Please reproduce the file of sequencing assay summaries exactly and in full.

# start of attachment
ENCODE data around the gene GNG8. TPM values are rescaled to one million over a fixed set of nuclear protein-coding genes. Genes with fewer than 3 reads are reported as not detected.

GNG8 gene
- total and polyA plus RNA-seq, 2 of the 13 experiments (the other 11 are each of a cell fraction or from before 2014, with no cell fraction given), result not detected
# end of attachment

ENCODE data around the gene GNG8. TPM values are rescaled to one million over a fixed set of nuclear protein-coding genes. Genes with fewer than 3 reads are reported as not detected.

GNG8 gene
- total and polyA plus RNA-seq, 2 of the 13 experiments (the other 11 are each of a cell fraction or from before 2014, with no cell fraction given), result not detected